Thursday, March 15, 2012

Troll GM is Troll

In a previous post I mentioned Sophie's poker face.  It's really more like a Mona Lisa smile, especially in the eyes.  She has heavy lids, and nice lips with only the faintest hint of a smile.  When she gives me this look, I feel like she's appraising me.  It's the same look she had on her face when she entered the world, and it's as disconcerting now as it was then.

Warning: Spoilers ahead.  This post contains information about the Black Fang adventure that comes with the Pathfinder Beginner Box.

When she was running the "Black Fang" adventure, one of the treasures the party found before I arrived to play was a little wooden toy dragon with ruby eyes.  The rubies were worth something like 50 gold pieces a pop.  A nice little find.  Then the characters went on to die several times.  When they did, Sophie let them come back to life in the dungeon, with a caveat:  she placed them randomly in the dungeon.  She also instituted a teleportation trap.  Her reasoning, we learned later, was that the characters had already cleared the rooms, so she was trying to make the old rooms interesting.  She also wasn't letting the players see the whole map that comes printed on the battle mat that comes in the box.  This made sense, given the teleportation trap, and resulted in that wonderful feeling of being lost.  All of this was her invention, by the way.  Nothing new, of course, but cool that she came up with it on her own.

What the players didn't know was that Sophie had run out of treasures to hand out.

When I joined, we defeated some goblins and found their treasure chest.  Unfortunately for Sophie, the players had already cleared this room once before and taken the treasure, so she had to come up with something new on the fly.  One of the items she put in there was another toy dragon, this time with Saphire eyes.  The girls quickly pointed out that they already had one kind of like it.  "Cool," I said, thinking that since there were two such toys that it must be a clue or puzzle of some sort.  "Maybe there are more."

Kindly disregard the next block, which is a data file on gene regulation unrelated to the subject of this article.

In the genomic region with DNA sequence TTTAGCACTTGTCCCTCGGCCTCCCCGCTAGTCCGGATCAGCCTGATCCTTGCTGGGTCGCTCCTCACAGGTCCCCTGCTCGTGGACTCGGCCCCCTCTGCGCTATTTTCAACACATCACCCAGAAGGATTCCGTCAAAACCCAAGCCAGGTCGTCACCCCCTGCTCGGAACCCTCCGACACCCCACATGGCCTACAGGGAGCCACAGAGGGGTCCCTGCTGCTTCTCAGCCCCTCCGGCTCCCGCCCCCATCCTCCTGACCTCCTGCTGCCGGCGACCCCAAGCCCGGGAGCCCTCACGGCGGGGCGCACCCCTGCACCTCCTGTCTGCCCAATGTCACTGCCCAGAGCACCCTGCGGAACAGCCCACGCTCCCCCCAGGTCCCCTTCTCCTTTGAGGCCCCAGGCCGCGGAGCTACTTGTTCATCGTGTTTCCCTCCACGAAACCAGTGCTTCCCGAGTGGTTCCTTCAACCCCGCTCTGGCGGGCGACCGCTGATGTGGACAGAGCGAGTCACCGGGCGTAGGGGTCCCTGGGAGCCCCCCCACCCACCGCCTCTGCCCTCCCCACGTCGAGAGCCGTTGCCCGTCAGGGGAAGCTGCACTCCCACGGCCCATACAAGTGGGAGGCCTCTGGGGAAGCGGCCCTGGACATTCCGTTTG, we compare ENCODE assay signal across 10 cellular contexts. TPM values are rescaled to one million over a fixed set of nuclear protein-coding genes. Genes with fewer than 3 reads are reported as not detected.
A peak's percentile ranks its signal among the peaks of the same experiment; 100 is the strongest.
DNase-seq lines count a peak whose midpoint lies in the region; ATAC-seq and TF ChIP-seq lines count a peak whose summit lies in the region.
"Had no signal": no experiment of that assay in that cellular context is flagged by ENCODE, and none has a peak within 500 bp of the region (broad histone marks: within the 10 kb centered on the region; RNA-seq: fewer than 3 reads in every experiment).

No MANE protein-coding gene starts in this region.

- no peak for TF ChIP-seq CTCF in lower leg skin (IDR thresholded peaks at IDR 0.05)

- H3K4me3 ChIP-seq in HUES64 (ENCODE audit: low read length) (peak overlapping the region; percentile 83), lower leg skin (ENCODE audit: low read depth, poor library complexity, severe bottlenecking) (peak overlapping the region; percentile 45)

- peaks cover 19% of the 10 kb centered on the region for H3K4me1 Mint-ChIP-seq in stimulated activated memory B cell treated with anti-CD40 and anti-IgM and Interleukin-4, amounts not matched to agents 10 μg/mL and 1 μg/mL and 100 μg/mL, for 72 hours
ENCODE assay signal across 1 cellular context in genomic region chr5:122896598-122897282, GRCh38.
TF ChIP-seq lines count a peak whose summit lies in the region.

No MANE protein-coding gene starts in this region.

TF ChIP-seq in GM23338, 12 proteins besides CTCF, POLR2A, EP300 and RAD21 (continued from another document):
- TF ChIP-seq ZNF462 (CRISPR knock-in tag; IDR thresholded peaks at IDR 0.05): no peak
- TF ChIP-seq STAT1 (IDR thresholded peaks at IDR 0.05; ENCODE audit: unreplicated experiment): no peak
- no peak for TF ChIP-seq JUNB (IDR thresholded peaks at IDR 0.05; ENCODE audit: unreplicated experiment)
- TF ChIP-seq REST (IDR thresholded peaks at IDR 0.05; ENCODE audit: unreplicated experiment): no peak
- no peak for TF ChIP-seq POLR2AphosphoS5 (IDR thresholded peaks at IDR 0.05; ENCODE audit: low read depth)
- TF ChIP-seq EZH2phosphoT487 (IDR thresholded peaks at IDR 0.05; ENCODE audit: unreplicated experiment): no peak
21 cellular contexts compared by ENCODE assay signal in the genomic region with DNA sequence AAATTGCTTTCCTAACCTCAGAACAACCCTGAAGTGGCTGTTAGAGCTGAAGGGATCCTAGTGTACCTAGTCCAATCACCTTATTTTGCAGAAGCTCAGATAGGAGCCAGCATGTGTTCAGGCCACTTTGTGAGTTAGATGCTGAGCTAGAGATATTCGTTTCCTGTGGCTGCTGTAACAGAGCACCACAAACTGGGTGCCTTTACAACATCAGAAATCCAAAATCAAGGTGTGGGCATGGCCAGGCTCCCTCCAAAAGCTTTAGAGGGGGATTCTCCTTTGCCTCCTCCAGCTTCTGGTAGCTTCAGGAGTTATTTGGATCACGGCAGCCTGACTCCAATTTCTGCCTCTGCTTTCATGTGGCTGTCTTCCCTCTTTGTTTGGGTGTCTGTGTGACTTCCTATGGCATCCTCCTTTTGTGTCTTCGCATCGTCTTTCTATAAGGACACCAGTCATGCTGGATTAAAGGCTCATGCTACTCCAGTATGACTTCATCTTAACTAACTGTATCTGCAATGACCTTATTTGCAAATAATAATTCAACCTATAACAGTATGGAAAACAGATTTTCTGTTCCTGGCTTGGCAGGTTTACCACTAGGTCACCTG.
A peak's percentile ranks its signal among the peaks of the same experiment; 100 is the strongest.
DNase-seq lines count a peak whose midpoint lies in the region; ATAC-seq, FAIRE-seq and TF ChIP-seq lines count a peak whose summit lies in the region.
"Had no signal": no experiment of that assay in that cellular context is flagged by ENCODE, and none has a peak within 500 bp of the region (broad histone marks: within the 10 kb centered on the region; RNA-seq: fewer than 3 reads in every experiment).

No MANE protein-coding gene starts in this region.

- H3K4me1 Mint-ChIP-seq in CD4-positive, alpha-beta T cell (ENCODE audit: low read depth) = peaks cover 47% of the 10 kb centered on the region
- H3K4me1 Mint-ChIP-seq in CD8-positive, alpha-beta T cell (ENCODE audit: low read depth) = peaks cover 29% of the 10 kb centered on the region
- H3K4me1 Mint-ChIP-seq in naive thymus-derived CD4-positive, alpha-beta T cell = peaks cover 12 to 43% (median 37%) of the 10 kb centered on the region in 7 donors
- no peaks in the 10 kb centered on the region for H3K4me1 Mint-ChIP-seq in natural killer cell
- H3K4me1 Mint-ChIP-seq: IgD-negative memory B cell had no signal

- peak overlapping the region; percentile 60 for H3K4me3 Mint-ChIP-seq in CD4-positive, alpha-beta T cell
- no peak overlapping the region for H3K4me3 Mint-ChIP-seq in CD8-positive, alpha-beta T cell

"Maybe together they form a weapon," suggested Livie, playing a wizard.

I looked over at Sophie, and she was wearing that old, familiar expression on her face.  No help there, but I felt we were on the right track.

A little later on we stumbled on the lair of Black Fang himself, a black dragon.  We weren't ready to take on a dragon.  He didn't see us, so we carefully withdrew.  Our plan was to clear out everything else in the dungeon and, hopefully, level up before the big showdown.

We did find another treasure later on, and what do you know?  It had a toy dragon in it.  Sophie's expression remained unchanged.  At this point our own personal maps connected all the rooms together, and the only room left was the dragon's lair.  We did level up and, most importantly in our minds, we had the entire set of toy dragons.  Off we went to face the menace.

It did not go well.  We were already faring poorly in the combat when Livie said, "What about the toys?"

"Of course!  The toys!"

Her wizard then proceeded to waste several rounds using Mage Hand to summon the toys from my possession to hers, then try to assemble the toys in some way, and even point them at the dragon and yell commands to try to activate the figures.

No luck.  They were just toys.  The dragon killed us.

...but Sophie was getting tired of us dying all the time and bailed us out (just an opinion:  this initial adventure should really have at least four characters in play, not just the three that we tried it with).   And so we "defeated" the dragon.